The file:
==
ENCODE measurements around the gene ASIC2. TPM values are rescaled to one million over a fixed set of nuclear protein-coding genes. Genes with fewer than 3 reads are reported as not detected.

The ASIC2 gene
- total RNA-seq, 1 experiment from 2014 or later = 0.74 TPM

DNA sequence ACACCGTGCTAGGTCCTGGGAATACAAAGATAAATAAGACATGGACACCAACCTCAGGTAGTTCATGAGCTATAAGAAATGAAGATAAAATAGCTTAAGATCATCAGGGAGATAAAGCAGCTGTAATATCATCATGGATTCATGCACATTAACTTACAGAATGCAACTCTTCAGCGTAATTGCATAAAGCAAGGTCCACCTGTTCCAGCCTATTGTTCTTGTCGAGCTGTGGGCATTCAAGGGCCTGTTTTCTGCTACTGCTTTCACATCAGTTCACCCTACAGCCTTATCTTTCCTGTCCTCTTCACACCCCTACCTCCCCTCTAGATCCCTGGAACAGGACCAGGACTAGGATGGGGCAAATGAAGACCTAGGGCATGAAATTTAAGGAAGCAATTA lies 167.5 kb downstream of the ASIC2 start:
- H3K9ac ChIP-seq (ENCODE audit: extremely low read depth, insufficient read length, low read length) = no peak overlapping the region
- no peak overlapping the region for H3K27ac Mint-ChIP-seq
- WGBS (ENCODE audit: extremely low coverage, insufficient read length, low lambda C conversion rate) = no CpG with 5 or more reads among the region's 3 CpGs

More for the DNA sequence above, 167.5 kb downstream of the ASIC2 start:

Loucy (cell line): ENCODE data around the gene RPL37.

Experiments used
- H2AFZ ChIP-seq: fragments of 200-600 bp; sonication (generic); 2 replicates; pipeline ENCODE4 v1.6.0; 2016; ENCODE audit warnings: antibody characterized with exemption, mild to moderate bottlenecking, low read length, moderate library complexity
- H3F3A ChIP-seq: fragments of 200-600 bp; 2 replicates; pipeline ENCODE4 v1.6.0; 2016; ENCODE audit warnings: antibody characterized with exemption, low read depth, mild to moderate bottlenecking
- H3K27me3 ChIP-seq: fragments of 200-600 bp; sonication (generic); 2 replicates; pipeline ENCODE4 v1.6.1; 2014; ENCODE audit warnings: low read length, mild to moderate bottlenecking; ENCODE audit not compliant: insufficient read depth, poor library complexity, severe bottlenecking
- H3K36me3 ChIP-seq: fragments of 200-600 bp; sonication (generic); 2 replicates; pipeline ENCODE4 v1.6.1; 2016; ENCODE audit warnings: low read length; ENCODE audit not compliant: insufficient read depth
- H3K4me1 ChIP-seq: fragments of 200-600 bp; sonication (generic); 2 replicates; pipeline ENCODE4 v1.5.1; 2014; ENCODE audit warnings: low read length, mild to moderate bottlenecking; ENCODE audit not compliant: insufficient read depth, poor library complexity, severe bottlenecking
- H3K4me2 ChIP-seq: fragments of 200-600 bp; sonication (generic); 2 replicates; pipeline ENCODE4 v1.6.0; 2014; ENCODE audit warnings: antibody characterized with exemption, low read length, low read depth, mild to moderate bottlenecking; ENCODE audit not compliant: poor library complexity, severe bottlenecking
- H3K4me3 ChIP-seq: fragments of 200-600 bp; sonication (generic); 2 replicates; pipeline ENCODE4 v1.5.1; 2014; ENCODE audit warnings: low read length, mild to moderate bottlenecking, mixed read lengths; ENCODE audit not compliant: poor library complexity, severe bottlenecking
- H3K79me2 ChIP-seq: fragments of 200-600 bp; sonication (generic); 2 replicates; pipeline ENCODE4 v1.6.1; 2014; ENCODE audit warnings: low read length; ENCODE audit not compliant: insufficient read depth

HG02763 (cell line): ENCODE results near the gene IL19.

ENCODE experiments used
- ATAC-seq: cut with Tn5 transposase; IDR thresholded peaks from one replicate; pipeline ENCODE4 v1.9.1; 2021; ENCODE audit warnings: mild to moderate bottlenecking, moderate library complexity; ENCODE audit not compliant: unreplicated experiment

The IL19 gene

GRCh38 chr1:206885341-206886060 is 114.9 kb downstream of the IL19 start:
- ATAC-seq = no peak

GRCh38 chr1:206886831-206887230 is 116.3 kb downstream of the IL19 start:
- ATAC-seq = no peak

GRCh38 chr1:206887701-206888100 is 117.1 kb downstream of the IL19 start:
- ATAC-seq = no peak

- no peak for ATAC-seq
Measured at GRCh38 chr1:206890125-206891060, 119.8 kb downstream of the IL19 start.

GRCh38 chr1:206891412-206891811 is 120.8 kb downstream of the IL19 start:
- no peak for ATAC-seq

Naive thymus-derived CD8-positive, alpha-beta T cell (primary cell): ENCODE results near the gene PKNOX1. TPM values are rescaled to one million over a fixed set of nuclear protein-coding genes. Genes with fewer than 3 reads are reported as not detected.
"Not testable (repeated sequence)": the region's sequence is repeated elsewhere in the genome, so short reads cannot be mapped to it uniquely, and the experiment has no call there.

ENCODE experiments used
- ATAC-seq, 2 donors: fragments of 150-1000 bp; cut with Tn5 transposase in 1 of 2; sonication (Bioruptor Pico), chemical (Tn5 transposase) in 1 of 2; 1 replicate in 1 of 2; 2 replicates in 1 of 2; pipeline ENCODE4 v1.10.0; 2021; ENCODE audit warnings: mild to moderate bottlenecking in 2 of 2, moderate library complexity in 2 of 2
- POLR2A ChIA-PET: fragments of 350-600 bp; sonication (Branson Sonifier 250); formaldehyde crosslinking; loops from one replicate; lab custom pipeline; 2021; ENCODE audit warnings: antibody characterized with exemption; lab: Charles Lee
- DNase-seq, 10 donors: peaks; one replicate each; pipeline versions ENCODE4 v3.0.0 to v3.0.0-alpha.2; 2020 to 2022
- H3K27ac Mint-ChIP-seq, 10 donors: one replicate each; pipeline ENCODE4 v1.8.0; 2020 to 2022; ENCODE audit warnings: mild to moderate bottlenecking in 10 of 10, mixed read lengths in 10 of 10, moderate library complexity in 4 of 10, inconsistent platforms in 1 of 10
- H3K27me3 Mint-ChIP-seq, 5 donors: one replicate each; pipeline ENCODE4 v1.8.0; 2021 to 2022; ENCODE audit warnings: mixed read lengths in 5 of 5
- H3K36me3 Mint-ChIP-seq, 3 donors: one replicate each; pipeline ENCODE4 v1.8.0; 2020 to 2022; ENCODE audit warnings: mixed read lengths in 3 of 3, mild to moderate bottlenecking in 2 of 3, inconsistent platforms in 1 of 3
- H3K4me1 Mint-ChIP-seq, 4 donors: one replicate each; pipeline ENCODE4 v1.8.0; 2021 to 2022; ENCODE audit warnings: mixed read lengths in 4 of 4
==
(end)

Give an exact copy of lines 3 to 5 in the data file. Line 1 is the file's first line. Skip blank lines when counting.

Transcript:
- total RNA-seq, 1 experiment from 2014 or later = 0.74 TPM

DNA sequence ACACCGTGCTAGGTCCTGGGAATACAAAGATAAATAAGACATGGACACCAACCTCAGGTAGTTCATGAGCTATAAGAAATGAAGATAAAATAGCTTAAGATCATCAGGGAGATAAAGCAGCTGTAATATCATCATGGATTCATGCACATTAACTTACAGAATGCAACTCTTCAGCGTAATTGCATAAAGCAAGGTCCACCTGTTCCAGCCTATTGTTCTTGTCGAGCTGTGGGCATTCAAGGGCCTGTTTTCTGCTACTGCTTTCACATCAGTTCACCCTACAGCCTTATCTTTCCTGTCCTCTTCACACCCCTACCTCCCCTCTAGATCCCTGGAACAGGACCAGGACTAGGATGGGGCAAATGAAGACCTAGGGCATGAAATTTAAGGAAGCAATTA lies 167.5 kb downstream of the ASIC2 start:
- H3K9ac ChIP-seq (ENCODE audit: extremely low read depth, insufficient read length, low read length) = no peak overlapping the region